When I started working again after Joshua died, I cried everyday on my way home from work. And I must be honest, I’d sometimes cry on my way to work and during work. It was hard to hold back the tears.
I cried in the car because I remembered spending time with Joshua in the car, just the two of us. A song would come on the radio and I’d remember singing along when I was pregnant. I wanted to make sure he knew my voice and knew about God. I only listened to a Christian radio station while I was pregnant. [Over]protective mama-mode kicked in; I didn’t want my baby exposed to non-Christian music at such a young age. In the car, I’d also cry because I just made it through one more day at work and today was better or maybe worse than the day before. It didn’t matter what it was at that point, anything would start the tears.
At work I would cry when people asked me about Joshua or gave me their condolences. But mainly I’d cry because I felt like nothing mattered at work. Before I went on leave, I loved my job. Yes, some things at my job brought me down and after years of working for the same company, I was ready for much deserved time off just the baby and me! Then one of the most life-altering events happened to me which made me reevaluate just about every aspect of my life. When I got back to work, I felt like it didn’t mean anything. I wasn’t changing the world. I sat at my desk numb.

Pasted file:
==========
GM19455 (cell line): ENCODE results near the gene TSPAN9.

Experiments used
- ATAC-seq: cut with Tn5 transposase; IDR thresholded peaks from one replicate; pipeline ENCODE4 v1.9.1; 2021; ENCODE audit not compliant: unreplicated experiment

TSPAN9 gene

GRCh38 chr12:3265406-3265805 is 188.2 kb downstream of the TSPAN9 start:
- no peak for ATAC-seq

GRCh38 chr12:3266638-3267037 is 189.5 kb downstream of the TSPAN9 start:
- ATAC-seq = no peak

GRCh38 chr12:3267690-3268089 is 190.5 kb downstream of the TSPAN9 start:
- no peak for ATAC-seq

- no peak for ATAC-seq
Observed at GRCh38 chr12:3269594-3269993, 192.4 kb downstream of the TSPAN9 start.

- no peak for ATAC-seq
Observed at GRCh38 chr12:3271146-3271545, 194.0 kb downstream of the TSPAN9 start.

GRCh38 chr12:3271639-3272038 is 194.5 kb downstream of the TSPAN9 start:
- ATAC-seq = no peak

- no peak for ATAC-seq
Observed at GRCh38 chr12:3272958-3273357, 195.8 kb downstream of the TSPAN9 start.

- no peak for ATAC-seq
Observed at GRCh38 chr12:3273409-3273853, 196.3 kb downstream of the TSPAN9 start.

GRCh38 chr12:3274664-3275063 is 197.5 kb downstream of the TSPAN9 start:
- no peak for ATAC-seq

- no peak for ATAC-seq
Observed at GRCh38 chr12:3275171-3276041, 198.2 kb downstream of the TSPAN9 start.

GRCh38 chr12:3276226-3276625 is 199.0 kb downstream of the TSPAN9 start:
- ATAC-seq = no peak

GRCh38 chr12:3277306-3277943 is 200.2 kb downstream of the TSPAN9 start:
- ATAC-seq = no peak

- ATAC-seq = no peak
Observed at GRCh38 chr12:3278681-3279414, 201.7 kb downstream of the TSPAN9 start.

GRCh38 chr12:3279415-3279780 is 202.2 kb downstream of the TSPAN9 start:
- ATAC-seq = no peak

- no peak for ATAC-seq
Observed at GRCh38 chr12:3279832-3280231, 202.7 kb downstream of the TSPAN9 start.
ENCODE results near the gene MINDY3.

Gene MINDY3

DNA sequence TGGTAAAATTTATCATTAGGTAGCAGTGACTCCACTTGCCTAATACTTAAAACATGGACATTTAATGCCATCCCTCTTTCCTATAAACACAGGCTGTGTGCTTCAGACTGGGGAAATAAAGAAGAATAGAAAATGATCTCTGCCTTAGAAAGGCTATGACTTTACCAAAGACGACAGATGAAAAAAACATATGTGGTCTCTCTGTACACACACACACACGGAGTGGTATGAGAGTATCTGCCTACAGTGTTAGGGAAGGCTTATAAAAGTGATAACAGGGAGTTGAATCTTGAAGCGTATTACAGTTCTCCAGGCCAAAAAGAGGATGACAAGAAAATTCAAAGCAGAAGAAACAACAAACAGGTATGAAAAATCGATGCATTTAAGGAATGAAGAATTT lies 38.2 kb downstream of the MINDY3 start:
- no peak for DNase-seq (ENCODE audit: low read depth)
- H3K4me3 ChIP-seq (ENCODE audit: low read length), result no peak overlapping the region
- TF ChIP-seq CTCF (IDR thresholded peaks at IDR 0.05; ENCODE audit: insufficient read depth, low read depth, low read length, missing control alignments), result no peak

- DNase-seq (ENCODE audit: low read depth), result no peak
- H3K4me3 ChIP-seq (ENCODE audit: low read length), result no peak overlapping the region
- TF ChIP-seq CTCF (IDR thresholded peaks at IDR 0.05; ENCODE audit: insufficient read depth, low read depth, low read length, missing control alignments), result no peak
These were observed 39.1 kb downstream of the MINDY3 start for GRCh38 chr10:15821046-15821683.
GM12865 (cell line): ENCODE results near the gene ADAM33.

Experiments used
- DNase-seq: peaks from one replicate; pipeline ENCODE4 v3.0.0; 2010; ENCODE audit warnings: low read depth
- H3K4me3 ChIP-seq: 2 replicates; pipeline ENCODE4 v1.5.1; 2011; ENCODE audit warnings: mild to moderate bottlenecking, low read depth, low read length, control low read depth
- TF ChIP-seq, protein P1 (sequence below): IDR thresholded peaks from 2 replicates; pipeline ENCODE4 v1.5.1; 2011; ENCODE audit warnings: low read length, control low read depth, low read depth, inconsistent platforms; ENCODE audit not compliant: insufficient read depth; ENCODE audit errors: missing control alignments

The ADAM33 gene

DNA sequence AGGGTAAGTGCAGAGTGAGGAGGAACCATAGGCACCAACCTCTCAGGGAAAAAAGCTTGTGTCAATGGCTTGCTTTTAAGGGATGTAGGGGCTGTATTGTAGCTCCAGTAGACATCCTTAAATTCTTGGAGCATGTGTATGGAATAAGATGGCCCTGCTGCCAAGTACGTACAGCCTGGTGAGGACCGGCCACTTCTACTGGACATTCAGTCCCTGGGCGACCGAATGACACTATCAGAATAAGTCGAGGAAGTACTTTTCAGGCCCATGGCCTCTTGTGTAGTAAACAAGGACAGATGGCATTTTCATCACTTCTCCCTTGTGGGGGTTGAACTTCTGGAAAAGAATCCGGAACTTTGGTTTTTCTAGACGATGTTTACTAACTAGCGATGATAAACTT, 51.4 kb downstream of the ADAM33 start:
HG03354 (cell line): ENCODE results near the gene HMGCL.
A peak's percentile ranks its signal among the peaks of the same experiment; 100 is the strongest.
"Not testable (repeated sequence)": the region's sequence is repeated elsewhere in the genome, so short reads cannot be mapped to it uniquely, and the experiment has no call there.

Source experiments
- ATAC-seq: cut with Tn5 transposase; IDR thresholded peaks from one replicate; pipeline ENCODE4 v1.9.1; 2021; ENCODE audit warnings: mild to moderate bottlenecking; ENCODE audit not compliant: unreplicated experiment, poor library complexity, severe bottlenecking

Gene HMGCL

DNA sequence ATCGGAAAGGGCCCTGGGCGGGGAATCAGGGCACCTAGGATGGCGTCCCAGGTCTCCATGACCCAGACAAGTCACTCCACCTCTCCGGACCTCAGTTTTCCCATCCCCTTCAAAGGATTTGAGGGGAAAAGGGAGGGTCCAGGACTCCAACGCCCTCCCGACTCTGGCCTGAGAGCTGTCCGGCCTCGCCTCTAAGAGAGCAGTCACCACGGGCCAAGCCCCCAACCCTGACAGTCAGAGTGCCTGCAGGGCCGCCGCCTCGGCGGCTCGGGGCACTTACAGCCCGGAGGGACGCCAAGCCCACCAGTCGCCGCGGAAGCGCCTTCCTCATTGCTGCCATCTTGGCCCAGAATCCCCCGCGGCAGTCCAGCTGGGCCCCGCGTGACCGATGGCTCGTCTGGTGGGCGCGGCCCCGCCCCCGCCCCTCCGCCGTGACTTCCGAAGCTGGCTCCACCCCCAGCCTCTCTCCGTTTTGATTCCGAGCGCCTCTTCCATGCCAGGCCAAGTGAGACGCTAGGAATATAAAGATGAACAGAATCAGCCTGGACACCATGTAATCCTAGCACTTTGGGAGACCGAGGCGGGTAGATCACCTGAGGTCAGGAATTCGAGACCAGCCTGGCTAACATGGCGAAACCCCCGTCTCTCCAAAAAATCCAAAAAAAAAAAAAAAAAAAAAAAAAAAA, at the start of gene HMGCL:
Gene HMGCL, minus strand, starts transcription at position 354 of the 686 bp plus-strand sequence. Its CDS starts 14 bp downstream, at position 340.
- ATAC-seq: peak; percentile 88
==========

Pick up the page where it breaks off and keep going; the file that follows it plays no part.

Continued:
Aside from feeling like my job wasn’t important anymore, between what people call “pregnancy brain”, the stress, and my 10 weeks off work, I was fuzzy. My foggy brain extended past work. At church someone asked me what my parent’s names were and my husband had to answer for me. Embarrassingly I could not even recall my own parent’s names! At work, doing simple daily tasks took twice as long; this is, if I even remembered how to do them. I would sit in meetings and think, what the heck is everyone talking about? I used to be on top of meetings, contributing and taking away new to-dos, but soon after I was back to work I’d just stare blankly. All I could think about was, there’s more to life than what I’m doing right now.
It didn’t help that my new manager that I got while on leave is not a compassionate person. My first day back at work, I didn’t expect a welcome back party, but I expected a brief meeting to go over my transition back to work, any changes that happened in the last 10 weeks, and for her to check in on how I was doing in general. My new manager breezed by my desk an hour after I had arrived on my first day back, simply said hi and walked away. A while later I passed her in the hall and said, “Do you have 5 minutes today where we could catch up and go over my transition back?”. She got a weird look on her face, “Yeah…….I’m really busy, I’ll set up a meeting with you sometime this week.” She didn’t say more than “hi” to me until we met three weeks later after I followed up with her two more times to meet.
It’s now been two months and I can say that I’m much more content with my job; almost to the point where I love it again. I no longer cry in the car and seldom cry at work (only if I read a sad story in the news or I am chatting with someone about Joshua). In the beginning, I wanted to throw in the towel, but would quitting my job or getting a new job make me any happier – no. It wasn’t my job I was unhappy with, it was life in general. I was (and am) still grieving and still reevaluating my life. My job isn’t going to take the pain away from losing my son, but I am grateful for my job which keeps my mind on something other than my grief.